East Dean, West Sussex
East Dean pond
|Area||16.66 km2 (6.43 sq mi) |
|Population||206 (2011 Census)|
|• Density||13/km2 (34/sq mi)|
|OS grid reference|
|• London||48 miles (77 km) NNE|
|Sovereign state||United Kingdom|
|Ambulance||South East Coast|
East Dean is a village and civil parish in the District of Chichester in West Sussex, England. The village is in a valley in the South Downs, 5+1⁄2 miles (9 km) north-northeast of Chichester on a narrow road between Singleton on the A286 and Upwaltham on the A285 road. The village pond is considered to be the source of the River Lavant.
The civil parish is about 4 miles (6.4 km) long north – south and about 2 miles (3 km) wide east – west and has a land area of 1,663.5 hectares (4,111 acres). The 2011 census recorded the parish population as 206, living in 112 households. 101 residents were recorded as economically active.
The parish church, pub and most of the houses are built of flint. The pub and many of the houses have brick quoins and window dressings. The Monarch's Way long-distance footpath crosses the parish on the downs to the south of the village. Part of the grounds of Goodwood House are in the parish.
Stone Age flint tools have been found on the downs, and there are a number of Bronze Age round barrows in the parish. The outline of Celtic field systems can still be seen on Court Hill north of the village. Roman pottery and coins have been found near the village.
In AD 689 Nunna (Nothelm), King of the South Saxons, gave 20 hides of land at "Hugabeorgum and Dene" to Eadberht, Bishop of Selsey. "Dene" has been identified as East Dene. In his will of AD 899 King Alfred the Great left East Dean to his youngest son Æthelweard (AD c. 880 – 920 or 922).
All Saints' is a cruciform church with a central tower over the crossing. The chancel, transepts and tower were built c. 1150. The south doorway was built about 1200. The nave has five bays and was built in the 13th century. Blocked arches on the north side of the nave and west side of the north transept show that it had a north aisle, which was later removed.
On 17 June 1940 an RAF Transport Command Bristol Bombay aircraft crashed on high ground in the parish, killing all five members of its crew. The aircraft belonged to either 216 Squadron or 271 Squadron (records differ), but all five of its crew were from 24 Squadron. The aircraft was on approach to land at its base at RAF Tangmere, but the weather was poor and the plane hit a hill near East Dean.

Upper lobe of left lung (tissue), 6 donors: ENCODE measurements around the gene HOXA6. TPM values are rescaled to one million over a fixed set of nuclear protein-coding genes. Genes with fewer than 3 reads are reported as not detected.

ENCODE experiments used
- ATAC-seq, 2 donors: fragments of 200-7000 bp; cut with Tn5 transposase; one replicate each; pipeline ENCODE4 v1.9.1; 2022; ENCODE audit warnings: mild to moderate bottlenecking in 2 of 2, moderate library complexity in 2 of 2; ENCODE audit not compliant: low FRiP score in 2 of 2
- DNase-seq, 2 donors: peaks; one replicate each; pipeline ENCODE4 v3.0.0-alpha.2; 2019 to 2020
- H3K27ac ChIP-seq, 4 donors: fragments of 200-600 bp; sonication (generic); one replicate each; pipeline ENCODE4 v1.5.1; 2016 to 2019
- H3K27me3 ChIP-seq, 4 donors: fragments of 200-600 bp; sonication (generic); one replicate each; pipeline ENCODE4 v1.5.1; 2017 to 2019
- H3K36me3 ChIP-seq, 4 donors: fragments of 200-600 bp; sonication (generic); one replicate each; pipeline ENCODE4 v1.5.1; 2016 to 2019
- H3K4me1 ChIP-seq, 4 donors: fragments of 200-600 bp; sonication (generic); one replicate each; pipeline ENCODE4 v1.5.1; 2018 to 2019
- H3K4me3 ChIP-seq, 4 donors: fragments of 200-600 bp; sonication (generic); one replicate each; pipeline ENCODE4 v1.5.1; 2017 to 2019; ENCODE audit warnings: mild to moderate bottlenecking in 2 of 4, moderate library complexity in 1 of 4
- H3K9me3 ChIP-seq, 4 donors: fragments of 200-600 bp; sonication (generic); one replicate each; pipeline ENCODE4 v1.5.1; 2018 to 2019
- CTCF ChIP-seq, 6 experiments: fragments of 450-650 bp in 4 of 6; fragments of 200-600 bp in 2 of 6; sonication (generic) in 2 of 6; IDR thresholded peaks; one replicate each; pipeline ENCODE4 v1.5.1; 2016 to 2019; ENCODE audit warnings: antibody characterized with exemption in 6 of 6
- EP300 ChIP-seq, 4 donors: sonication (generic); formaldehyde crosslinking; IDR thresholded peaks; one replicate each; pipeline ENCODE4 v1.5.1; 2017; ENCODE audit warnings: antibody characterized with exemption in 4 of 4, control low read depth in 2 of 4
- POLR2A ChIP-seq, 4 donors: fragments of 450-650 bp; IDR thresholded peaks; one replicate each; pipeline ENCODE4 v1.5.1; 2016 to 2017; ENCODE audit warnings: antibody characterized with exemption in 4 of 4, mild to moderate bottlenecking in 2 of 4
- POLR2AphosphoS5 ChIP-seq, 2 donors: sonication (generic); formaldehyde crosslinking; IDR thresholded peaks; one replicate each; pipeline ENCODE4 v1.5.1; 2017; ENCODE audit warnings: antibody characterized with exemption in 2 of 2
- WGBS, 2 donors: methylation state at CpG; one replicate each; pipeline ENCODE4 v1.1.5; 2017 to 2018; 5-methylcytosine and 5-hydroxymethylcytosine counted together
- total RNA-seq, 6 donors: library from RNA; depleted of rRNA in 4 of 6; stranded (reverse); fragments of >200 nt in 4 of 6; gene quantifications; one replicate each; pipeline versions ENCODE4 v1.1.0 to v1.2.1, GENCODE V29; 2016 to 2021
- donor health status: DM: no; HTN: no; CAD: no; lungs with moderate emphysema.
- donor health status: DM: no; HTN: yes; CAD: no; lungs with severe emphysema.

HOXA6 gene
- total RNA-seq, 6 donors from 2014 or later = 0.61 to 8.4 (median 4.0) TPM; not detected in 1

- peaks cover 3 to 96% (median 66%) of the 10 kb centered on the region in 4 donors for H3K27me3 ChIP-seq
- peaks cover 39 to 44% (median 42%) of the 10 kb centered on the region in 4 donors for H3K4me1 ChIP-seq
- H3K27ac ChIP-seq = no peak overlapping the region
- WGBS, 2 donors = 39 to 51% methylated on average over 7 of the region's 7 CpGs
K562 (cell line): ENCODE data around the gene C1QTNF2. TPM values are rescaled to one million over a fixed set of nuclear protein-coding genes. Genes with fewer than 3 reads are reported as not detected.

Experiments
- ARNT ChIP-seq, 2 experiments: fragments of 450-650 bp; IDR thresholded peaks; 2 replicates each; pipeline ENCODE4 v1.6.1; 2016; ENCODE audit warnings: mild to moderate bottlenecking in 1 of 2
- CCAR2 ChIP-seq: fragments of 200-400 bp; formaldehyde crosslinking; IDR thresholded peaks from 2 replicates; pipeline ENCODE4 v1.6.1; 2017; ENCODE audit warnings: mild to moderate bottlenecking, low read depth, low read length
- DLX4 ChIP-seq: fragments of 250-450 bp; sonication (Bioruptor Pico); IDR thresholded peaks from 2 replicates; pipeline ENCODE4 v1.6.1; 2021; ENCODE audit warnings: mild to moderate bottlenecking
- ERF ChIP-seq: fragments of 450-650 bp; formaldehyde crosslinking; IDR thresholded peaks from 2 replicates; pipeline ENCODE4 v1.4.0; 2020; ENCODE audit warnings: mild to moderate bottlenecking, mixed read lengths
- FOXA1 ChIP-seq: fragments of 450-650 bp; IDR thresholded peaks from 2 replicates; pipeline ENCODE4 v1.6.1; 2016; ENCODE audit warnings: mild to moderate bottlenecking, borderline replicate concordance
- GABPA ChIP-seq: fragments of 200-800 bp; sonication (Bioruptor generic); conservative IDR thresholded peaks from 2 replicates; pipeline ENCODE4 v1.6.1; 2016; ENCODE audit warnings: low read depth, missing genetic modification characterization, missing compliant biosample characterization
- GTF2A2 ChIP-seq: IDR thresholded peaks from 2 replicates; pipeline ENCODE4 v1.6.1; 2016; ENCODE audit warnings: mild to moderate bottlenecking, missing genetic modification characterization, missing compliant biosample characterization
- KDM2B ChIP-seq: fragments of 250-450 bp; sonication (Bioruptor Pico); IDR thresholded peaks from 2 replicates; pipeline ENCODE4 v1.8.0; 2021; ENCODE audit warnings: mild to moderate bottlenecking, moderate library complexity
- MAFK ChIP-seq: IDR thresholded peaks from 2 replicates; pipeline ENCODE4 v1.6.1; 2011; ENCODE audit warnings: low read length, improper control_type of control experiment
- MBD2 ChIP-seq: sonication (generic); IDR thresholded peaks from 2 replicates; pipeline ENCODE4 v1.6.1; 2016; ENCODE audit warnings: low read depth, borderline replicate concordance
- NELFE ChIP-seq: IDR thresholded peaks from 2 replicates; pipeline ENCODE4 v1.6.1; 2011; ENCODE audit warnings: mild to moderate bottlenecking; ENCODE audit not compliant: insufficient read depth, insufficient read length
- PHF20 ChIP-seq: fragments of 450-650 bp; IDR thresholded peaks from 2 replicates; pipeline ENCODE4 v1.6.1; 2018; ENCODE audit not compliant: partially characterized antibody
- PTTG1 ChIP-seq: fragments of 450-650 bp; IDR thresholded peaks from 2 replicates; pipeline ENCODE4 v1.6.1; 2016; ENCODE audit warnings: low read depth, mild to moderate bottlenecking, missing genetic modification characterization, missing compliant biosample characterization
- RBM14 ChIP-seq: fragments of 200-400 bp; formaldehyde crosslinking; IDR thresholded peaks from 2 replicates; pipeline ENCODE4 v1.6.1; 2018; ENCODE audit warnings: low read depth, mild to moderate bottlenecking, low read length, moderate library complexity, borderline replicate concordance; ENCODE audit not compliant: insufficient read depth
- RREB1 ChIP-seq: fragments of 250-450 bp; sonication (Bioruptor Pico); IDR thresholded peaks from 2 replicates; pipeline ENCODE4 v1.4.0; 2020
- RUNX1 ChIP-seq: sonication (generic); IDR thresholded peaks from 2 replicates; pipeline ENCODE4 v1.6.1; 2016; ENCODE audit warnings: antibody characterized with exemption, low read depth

The aircraft may have been taking part in Operation Aerial or Operation Cycle, the evacuations of the British Expeditionary Force from Normandy and western France in the weeks after the Dunkirk evacuation.
- "2001 Census: West Sussex – Population by Parish" (PDF). West Sussex County Council. Archived from the original (PDF) on 8 June 2011. Retrieved 12 April 2009.
- Salzman 1953, pp. 94–96.
- "East Dean Parish". nomis. Durham University for the Office for National Statistics. Retrieved 20 June 2021.
- "East Dean Free Church". FIEC. Retrieved 20 June 2021.
- "Home". Star and Garter. Retrieved 25 July 2019.
- Historic England. "Goodwood House (Grade I) (1000157)". National Heritage List for England. Retrieved 20 June 2021.
- Historic England. "Field system in Lamb Lea (1005820)". National Heritage List for England.
- Historic England. "Medieval settlement in Eastdean Park, 670m north east of Counter's Gate (1018038)". National Heritage List for England. Retrieved 20 June 2021.
- Historic England. "Newhouse Farmhouse (Grade II*) (1026378)". National Heritage List for England. Retrieved 20 June 2021.
- Historic England. "The Village Hall (Grade II) (1231588)". National Heritage List for England. Retrieved 20 June 2021.
- Hancock, David (1 February 2006). "Pub Review – Star & Garter, East Dean, East Sussex (sic)". Morning Advertiser. William Reed Business Media Ltd. Retrieved 25 July 2019.
- Historic England. "The Star and Garter Public House (Grade II) (1277495)". National Heritage List for England. Retrieved 20 June 2021.
- "The Valley Parish". Retrieved 20 June 2021.
- Nairn & Pevsner 1965, pp. 213–214.
- Historic England. "The Parish Church of All Saints (Grade I) (1026377)". National Heritage List for England. Retrieved 25 July 2019.
- "ASN Wikibase Occurrence # 224116". Aviation Safety Network. Flight Safety Foundation. Retrieved 20 June 2021.
- "Flying Officer Colman O'Shaughnessy Murphy". CWGC. Retrieved 20 June 2021.
- "Pilot Officer Hedley Eric Large". CWGC. Retrieved 20 June 2021.
- "Aircraftman 1st Class Leonard Bradburn". CWGC. Retrieved 20 June 2021.
- "Leading Aircraftman Wilfred Arnold Harper". CWGC. Retrieved 20 June 2021.
- "Leading Aircraftman Ernest Wragg". CWGC. Retrieved 20 June 2021.
- Thompson, Raymond H (16 May 1989). "Interview with Christopher Fry". The Camelot Project. Archived from the original on 30 May 2008. Retrieved 7 June 2019.
- Nairn, Ian; Pevsner, Nikolaus (1965). Sussex. The Buildings of England. Harmondsworth: Penguin Books. pp. 213–214. ISBN 0-14-071028-0.
- Salzman, LF, ed. (1953). A History of the County of Sussex. Victoria County History. 4: The Rape of Chichester. Oxford University Press for the Institute of Historical Research. pp. 94–96. ISBN 978-0712905886 – via British History Online.
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